An increasing number of cases are being reported of a mysterious, rare condition possibly linked to cannabis use that has caused some people to become severely ill, according to an ABC News investigation.
While many people don’t think of cannabis as a substance that could make you violently ill, experts say some people develop this condition after consuming high concentrations of cannabinoids over long periods of time.
This rare illness is being reported more often around the same time as the rising legalization of marijuana and higher potency of cannabis products, from vaping to edibles.
Erica Hagler was an otherwise healthy 33-year-old who was struck down with a severe mystery illness when she says she was using cannabis multiple times a day.
"I felt like I was going to die," she told ABC News, adding that her symptoms included "the shakes, elevated heart rate, completely dehydrated and the vomiting was back to back to back."
After two weeks in the hospital with no diagnosis, Hagler said she was told by doctors she was suffering from a neurological or psychological disorder.
"They tested me for everything else underneath the sun," Hagler recalled. "I actually had the doctor walk into my room and say, 'we're sending you home because -- we can't find anything wrong with you.'"
Soon after, Hagler learned about CHS, cannabinoid hyperemesis syndrome, which affects people who use high doses of marijuana daily over an extended period of time.
"I diagnosed myself. Then I went back to my doctor and I said, 'this is what I think I have.' And then he said, 'oh, you know what? That sounds right. I've heard of this.'"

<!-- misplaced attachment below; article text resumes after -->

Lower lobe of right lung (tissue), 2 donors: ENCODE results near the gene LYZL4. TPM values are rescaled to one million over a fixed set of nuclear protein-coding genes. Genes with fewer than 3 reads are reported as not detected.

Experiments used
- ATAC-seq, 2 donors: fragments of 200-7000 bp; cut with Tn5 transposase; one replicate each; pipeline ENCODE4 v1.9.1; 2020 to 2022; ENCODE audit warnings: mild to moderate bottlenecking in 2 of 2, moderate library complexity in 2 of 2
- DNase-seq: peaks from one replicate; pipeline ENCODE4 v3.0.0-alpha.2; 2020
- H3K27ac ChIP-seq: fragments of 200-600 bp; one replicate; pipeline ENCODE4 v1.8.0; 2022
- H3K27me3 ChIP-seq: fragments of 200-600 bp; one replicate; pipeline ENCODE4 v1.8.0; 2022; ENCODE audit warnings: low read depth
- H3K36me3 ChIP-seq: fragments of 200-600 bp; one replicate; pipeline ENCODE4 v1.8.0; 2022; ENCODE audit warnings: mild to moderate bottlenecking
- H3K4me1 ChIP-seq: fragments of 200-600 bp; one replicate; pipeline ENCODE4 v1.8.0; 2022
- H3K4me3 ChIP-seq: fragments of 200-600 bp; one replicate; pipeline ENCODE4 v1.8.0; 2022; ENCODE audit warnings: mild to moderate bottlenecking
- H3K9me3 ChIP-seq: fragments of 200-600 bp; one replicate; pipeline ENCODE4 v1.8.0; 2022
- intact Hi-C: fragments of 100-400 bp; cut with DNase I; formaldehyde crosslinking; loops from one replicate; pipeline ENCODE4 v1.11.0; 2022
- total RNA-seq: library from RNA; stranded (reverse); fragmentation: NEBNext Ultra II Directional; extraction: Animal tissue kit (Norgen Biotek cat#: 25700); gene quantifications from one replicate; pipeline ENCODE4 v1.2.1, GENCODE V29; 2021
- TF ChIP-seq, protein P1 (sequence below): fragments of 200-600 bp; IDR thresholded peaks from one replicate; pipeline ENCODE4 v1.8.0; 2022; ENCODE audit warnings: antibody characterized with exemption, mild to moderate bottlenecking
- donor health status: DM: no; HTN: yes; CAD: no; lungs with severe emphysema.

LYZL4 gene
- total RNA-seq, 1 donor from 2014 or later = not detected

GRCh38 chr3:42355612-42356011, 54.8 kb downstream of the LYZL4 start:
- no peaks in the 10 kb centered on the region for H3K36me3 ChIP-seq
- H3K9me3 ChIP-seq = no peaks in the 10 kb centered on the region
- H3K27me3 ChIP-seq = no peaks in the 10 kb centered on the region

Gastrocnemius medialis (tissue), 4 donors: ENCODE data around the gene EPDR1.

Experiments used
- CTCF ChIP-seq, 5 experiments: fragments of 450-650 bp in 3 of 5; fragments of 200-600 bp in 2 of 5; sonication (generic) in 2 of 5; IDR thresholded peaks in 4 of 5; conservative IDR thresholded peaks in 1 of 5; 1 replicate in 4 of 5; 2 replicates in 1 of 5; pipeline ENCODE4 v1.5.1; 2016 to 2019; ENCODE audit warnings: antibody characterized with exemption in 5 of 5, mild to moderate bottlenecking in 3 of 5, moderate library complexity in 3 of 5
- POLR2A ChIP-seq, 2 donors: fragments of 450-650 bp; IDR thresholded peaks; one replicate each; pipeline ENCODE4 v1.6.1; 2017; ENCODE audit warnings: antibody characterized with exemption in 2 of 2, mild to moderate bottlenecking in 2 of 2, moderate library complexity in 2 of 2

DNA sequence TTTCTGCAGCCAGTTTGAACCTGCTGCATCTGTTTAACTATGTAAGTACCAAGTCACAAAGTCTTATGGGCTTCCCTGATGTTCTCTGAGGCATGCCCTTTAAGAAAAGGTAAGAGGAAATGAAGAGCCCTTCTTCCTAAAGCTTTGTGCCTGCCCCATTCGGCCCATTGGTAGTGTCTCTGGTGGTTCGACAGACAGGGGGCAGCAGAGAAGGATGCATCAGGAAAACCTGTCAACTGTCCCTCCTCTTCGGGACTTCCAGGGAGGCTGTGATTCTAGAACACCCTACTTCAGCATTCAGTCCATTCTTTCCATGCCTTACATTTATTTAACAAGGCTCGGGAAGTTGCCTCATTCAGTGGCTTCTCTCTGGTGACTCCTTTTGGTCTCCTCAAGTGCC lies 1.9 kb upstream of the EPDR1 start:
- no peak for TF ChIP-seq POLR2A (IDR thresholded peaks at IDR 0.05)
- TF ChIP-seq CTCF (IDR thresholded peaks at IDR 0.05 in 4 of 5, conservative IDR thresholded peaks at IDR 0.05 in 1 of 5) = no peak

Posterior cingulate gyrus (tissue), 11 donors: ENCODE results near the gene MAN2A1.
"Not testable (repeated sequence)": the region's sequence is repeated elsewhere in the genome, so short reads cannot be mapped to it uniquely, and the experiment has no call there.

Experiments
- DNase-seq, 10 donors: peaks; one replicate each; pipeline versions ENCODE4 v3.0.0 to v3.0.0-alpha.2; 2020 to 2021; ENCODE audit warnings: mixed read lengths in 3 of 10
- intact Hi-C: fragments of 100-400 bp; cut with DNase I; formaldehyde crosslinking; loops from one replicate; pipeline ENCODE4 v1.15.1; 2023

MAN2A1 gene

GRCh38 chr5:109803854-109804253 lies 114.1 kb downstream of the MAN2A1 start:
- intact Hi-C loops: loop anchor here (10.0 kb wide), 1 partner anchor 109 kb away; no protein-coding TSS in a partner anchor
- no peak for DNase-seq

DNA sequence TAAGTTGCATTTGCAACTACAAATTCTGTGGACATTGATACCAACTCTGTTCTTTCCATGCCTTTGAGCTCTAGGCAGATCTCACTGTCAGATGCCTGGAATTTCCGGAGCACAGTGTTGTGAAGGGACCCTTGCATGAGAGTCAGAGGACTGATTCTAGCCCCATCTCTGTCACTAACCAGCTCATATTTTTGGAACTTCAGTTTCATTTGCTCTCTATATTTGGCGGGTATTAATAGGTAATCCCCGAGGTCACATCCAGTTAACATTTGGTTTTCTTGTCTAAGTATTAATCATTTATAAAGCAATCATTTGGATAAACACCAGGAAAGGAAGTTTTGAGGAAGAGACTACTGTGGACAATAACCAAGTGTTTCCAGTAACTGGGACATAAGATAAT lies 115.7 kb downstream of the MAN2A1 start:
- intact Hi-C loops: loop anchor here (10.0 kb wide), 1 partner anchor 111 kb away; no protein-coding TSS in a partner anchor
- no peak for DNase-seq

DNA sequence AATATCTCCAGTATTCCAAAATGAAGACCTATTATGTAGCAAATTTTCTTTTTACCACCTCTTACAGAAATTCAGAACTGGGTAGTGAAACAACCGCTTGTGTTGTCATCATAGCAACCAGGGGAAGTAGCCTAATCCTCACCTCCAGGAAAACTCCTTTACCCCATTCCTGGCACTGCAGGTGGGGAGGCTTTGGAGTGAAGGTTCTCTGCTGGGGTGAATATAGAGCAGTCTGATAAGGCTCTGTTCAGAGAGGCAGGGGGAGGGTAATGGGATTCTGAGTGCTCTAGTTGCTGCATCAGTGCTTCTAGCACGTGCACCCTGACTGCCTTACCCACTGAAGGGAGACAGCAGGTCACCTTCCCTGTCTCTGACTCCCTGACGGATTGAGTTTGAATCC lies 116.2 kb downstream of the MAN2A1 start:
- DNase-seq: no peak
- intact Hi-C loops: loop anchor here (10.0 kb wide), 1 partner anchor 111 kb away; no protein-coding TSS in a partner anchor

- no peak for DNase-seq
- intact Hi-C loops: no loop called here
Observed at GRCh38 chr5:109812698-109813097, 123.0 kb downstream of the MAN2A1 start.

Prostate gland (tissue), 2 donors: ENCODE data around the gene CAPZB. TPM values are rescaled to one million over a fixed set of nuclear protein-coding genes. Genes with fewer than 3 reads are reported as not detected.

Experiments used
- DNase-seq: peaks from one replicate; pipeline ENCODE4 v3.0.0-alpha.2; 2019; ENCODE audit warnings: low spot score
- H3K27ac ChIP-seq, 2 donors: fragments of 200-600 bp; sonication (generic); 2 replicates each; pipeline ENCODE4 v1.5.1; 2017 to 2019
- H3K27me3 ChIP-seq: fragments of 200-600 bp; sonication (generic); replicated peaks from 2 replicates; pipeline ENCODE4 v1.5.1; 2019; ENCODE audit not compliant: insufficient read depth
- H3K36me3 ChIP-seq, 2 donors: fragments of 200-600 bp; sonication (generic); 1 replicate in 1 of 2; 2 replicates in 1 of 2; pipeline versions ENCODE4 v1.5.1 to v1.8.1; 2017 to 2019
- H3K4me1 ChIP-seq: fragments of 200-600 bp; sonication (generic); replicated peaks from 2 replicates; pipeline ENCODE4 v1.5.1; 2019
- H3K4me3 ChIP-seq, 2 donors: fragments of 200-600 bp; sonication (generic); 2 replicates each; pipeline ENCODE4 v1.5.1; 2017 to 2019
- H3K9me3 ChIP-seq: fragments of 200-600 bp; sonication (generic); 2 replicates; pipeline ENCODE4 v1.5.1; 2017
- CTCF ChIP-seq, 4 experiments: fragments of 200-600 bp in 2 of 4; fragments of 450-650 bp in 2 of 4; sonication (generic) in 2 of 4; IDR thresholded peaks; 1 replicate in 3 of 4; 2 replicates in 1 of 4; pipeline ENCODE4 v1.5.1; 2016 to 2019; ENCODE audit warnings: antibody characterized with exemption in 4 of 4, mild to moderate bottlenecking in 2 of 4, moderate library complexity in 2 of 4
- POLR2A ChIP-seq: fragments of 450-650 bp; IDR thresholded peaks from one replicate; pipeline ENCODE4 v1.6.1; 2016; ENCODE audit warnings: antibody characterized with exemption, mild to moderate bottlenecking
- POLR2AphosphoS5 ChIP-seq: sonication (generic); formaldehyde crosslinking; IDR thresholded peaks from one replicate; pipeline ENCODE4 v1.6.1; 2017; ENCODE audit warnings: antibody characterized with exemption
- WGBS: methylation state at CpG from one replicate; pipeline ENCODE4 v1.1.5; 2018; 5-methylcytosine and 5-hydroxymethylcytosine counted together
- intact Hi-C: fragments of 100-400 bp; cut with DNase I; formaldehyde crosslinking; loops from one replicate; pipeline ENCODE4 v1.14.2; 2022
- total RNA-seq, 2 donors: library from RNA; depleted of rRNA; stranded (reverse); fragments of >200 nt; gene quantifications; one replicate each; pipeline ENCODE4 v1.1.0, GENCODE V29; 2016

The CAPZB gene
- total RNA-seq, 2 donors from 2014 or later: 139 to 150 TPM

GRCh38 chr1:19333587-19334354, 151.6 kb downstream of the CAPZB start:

CHS is a rare condition that causes bouts of vomiting and abdominal pain. One Canadian study published in the Journal of the American Medical Association found that CHS-related emergency room visits increased 13-fold from 2014 to 2021.
"Given the prevalence of cannabis use worldwide, the very recent recognition of CH, and the paucity of CH literature, it is likely that this disease is underrecognized and underdiagnosed," the Mayo Clinic published in a case series.
"One challenge we have is that patients sometimes believe that their use of marijuana is helping them," Dr. Sam Torbati, co-chair of the Department of Emergency Medicine at Cedars-Sinai, told ABC News.
He continued, "We know that in patients with cancer marijuana actually reduces nausea and vomiting -- so for many patients, understanding that for them this is a poison -- is a tough pill to swallow."
Because of that misperception and a lack of tests for diagnosis, Dr. Torbati told ABC News that CHS is often overlooked or misdiagnosed.
"We give patients IVs to hydrate them. We do basic testing, just to make sure their kidneys aren't failing, that their electrolytes are not very disturbed," he said. "But really, to cure them of this condition, they need to stop smoking."
Hagler, who has been cannabis-free for five years, said she started a Facebook group to help others who say they are dealing with the condition.
"I get lots and lots of support," she said of the group "CHS recovery," that has amassed over 20,000 members.
"I don't want anyone to go through what I went through," Hagler said. "And if I can stop anyone to maybe consider moderating or just being careful or even knowing that this exists so that if they do get sick, that they can help themselves. That's really the ultimate goal."
Experts believe CHS is caused by overstimulated receptors in the body that bind with cannabinoids which can trigger a repetitive cycle of nausea and vomiting.
While some reports indicate temporary symptomatic relief with scalding hot showers or a heating pad, stopping marijuana use is the most successful way to manage the condition, experts say. If you believe that you may be suffering from CHS, talk to a doctor to seek medical attention.
Watch the full story live on Nightline at 12:35 a.m. ET or stream on Hulu.